“If you don’t have a good attitude, we don’t want you, no matter how skilled you are. We can change skill level through training. We can’t change attitude.” — Herb Kelleher, co-founder of Southwest Airlines
Figuring out if applicants have the technical skills to perform a job is relatively easy. You run a test and look at the numbers. What’s more difficult is finding out whether a person has the personal characteristics that would make them successful AND someone co-workers wouldn’t go nuts working alongside.
Nearly half of new hires (46%) fail within 18 months of being hired, according to research in Mark Murphy’s new book Hiring For Attitude.
Why do so many fail? It’s not a lack of technical skills (only 11% fail for that reason). Instead, 89% fail for attitudinal reasons—emotional intelligence, coachability, motivation and temperament.
You CAN have both. And while most companies do a pretty good job measuring the hard skills, they fall down when it comes to measuring the soft stuff. That means workplaces are strewn with, as Miller calls them, “talented terrors,” people who perform the job task exceedingly well, but are hell on rollerskates to be around.
If you’re looking for “positive” attitudes, there’s no single set of characteristics to hire for. You need to identify the core values that are important to your organization and ask questions that extract that value.
Example: Southwest Airlines employees are legendary for their casual, quirky manner with customers. Murphy’s book tells how Southwest once conducted a group interview for pilot applicants: After all the finely suited candidates arrived, the HR person brought out a bunch of baggy brown shorts and offered any of the applicants to change into the shorts if they wanted to get comfortable. The ones who didn’t change were shown the door.
“They were willing to turn down top gun pilots because the applicant wasn’t willing to have the company’s core value—fun,” says Murphy.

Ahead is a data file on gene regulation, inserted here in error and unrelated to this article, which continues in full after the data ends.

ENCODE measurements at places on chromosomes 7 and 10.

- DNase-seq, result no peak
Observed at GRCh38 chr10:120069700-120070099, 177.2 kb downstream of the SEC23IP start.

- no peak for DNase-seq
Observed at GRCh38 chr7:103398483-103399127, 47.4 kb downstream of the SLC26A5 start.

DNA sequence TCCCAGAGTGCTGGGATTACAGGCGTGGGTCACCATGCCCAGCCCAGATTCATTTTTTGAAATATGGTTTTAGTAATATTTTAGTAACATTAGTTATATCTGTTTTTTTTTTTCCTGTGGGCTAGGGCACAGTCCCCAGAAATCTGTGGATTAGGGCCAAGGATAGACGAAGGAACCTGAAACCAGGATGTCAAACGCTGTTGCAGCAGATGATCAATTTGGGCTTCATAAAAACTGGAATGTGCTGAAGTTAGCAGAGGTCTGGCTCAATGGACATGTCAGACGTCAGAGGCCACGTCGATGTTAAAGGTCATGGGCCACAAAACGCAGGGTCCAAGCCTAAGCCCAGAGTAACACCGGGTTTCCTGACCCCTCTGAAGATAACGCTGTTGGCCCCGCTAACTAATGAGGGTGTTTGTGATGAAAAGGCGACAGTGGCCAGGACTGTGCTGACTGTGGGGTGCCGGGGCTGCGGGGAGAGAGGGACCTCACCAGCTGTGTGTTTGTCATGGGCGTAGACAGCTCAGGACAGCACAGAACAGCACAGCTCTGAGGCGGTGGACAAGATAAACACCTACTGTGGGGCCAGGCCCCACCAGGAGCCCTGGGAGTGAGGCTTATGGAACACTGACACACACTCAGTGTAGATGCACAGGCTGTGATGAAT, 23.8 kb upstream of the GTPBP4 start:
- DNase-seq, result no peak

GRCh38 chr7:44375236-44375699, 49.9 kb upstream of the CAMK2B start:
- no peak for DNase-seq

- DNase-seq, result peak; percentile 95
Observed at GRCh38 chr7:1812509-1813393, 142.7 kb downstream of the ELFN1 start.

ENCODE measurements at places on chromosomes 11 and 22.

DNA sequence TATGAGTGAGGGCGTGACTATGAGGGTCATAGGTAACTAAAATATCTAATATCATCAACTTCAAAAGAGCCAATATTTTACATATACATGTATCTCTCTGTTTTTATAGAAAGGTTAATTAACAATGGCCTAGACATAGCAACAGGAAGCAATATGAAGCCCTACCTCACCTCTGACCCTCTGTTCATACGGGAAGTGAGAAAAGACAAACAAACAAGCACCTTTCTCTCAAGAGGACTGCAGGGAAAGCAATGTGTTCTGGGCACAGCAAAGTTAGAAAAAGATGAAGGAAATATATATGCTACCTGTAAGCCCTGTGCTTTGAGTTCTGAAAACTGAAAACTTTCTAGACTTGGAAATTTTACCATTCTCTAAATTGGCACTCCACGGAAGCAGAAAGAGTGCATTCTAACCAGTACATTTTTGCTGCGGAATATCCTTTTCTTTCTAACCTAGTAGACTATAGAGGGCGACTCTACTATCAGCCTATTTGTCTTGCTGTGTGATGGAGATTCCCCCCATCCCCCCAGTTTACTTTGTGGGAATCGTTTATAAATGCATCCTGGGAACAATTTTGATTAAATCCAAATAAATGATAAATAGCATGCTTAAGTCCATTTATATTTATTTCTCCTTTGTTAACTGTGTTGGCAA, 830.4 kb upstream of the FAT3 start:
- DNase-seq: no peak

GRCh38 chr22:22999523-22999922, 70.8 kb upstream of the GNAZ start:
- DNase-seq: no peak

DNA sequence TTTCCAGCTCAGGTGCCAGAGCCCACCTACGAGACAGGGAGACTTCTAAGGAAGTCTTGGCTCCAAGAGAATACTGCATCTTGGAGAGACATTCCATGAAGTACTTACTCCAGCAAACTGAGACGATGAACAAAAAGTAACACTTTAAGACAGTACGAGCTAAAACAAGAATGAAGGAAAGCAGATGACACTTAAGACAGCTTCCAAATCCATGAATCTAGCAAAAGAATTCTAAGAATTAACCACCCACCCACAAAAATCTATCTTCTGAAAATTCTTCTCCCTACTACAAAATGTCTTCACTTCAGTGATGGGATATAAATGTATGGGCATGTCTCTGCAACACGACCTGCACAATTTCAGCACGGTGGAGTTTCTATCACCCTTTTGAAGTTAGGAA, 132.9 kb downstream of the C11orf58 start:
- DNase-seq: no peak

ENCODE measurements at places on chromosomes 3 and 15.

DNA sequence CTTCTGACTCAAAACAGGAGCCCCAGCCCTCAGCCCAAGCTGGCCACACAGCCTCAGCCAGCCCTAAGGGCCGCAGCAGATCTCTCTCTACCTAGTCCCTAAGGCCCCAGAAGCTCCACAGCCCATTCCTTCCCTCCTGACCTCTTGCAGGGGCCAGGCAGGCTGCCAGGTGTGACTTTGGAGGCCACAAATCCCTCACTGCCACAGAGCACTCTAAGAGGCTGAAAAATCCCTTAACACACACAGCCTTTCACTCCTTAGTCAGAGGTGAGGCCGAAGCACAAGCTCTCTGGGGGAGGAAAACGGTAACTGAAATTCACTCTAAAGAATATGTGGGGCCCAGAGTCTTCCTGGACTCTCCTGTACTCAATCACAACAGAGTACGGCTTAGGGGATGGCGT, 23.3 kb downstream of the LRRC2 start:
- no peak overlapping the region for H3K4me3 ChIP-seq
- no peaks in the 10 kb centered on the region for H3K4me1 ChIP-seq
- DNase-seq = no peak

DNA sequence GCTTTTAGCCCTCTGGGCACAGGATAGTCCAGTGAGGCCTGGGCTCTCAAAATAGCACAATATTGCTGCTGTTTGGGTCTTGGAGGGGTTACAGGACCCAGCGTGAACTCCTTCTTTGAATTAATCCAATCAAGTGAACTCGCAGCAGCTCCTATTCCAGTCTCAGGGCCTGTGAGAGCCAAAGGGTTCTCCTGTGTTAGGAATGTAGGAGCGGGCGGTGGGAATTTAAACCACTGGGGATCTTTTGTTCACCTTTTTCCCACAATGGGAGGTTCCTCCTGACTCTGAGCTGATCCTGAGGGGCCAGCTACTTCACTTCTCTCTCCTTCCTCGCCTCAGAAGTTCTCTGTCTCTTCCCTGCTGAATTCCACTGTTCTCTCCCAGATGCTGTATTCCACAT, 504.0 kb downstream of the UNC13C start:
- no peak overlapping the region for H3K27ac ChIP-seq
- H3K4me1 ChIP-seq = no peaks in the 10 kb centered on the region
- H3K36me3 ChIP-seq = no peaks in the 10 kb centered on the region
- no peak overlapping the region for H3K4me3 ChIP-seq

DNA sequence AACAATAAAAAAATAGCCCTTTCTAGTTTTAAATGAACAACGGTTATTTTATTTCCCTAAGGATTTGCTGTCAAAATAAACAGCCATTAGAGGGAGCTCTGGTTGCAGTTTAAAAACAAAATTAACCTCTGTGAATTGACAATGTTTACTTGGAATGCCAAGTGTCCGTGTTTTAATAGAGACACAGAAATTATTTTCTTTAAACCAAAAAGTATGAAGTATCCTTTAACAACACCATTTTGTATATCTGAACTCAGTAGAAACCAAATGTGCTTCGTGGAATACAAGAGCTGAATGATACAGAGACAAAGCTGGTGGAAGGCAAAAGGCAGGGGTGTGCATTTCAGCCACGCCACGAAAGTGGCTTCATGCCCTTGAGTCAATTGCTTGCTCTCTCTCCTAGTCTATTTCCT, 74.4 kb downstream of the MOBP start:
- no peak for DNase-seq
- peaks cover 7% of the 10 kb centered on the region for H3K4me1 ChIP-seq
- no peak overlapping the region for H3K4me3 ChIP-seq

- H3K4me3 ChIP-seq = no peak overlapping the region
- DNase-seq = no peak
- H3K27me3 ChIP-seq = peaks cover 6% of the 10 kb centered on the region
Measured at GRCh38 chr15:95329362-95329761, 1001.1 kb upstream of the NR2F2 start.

One of the key questions in any interviews, Murphy says, is to choose your workforce’s defining characteristics (creativity, intelligence, doggedness, etc.), then ask applicants, “Could you tell me about a time when you _______ (relating to that characteristic)?"
For example, “Could you tell me about a time when you lacked the skills or knowledge to complete an assignment?”
Tip: Avoid following that up with “… and how did you solve it?” The problem solvers are going to tell you anyway. The problem-bringers won't.
Bottom line: Once you establish that applicants have the skills to perform a job, the best interview questions are behavior-based inquiries that focus on HOW the person will perform those tasks.
Mindy Chapman, author of Business Case in Point blog, suggests the following 20 questions to help you narrow in on a candidate’s temperament, as well as skill.Daily’s
- Has HR Become Your Organization's 'Manager Complaint Department'?
- Summer 'blahs' or full-blown burnout? 25 questions to gauge your mental state
- Big Z's Big Mistake: Just Say No to Retracted Resignations
- Lessons of a Giant $1.5M Theft: How to Handle Sticky-Fingered Staff
- Words of HR Wisdom: 33 Great Hiring Tips From Your Peers